Seen from this perspective, it makes perfect sense that Bakker is more interested in longer term developments than specific artistic schools or geographic boundaries. The evident risks of this approach – Zeitgeist-like assumptions, or the straightjacket of epistèmes or paradigms – is countered by meticulous analysis of the intellectual milieu of the protagonists of his narrative. For example, Bakker connects the Limbourg Brothers and Van Eyck to the mysticism of the Meuse region, and he links Pieter Bruegel and Abraham Ortelius to the Stoic revival of the sixteenth century. While Neostoicism is usually seen as a moral philosophy, Bakker rightly points to its physical and metaphysical connotations: everything in the world reflects the divine. In what is perhaps the most important argument made in this book, Bakker connects this undercurrent in sixteenth-century philosophy to the thought of John Calvin, to whom natural theology was as important as revealed theology; in other words, Creation had the same divine status as the Bible. By observing and depicting nature, man grasped God’s power or, as Calvin wrote: ‘We must therefore admit in God’s individual works – but especially in them as a whole- that God’s powers are actually represented as in a painting.” (157).
As Bakker points out, this idea held great influence in the Netherlands, as witnessed by the writings of, for example, Zacherias Heyns and Constantijn Huygens. He could have added a reference to article II of the Belgic Confession, the foundation of Dutch Reformed orthodoxy, which states explicitly that nature is God’s second book. This conviction, by implication, influenced “reading” and depicting the landscape. From this perspective, it did not matter whether nature was represented as more symbolic (for example in the work of Van Eyck), as more emblematic, or as more “naturalistic” (as in the cases of Van Ruysdael and Rembrandt). These forms also could overlap, as could multiple layers of meaning in these images. Indeed, despite a tendency towards a more “realistic” approach in the seventeenth century, Bakker argues that this trend should not be interpreted as an inevitable step in a process of specialization and secularization, making the paintings devoid of any deeper meaning. Studies in the field of the history of science, religion, and philosophy have demonstrated how across this century the regularity and order of nature were increasingly seen as proof of the existence of God, the almighty architect. This claim was accompanied by an increasing stress on the detailed study, observation, and depiction of nature – a process usually seen as a teleological “Scientifice Revolution,” but recent research has suggested a far more complicated process, closely connected to, for example, biblical exegesis and the rise of philology. If we consider the wider discourse on the meaning of landscape representations (and comparable ongoing discussions, e.g. on still-life paintings), Bakker’s argument is very plausible. His book thus provides a welcome contribution both to art history and to the history of science, which in the last decade has developed a great interest in visual culture.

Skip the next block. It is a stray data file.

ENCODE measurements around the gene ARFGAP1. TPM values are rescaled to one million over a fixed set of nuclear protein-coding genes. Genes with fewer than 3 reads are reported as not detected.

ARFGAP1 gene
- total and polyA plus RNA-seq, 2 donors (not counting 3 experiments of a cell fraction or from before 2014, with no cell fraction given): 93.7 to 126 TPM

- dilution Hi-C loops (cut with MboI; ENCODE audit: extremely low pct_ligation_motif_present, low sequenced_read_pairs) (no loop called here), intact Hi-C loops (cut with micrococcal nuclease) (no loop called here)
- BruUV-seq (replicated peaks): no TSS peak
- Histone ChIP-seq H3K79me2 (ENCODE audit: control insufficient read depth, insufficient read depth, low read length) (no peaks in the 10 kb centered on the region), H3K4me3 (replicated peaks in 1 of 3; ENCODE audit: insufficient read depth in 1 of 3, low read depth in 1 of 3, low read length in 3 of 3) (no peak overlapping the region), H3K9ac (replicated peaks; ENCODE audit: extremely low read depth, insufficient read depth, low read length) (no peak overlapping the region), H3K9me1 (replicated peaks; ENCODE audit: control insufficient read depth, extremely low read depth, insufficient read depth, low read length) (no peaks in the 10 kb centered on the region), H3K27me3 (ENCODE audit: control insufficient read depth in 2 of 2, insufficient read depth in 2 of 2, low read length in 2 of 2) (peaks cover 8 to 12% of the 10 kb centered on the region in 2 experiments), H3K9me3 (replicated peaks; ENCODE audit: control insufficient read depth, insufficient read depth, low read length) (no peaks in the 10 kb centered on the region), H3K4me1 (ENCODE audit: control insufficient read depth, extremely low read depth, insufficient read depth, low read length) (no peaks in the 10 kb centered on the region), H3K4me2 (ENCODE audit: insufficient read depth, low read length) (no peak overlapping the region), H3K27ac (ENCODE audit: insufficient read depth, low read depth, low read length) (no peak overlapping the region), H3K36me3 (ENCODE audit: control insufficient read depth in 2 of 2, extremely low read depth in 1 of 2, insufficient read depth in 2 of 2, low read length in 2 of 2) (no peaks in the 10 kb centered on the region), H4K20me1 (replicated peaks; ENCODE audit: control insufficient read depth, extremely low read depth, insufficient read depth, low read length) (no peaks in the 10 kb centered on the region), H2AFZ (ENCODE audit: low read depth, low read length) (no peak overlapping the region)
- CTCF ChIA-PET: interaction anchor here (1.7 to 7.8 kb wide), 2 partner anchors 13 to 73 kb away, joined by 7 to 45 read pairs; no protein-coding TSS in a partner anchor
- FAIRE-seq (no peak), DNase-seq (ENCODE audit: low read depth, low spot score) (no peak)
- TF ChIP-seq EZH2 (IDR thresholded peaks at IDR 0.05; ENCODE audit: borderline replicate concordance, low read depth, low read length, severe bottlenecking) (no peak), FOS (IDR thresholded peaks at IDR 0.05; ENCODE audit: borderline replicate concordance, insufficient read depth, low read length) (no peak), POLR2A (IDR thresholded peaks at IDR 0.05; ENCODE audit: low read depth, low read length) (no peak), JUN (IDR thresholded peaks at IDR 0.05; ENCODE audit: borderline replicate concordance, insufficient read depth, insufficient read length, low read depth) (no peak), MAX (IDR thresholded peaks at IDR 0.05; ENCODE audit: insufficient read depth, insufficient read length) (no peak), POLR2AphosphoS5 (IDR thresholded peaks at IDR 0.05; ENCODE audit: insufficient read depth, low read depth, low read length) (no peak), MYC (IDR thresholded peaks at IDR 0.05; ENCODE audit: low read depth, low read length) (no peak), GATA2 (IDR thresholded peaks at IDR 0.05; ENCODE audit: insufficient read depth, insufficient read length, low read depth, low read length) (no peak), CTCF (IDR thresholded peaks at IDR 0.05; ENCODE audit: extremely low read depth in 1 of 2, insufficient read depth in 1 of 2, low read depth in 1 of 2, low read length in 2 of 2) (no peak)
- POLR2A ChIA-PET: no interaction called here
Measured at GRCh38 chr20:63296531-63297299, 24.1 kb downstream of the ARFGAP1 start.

Leiden University/Huygens Institute for the History of the Netherlands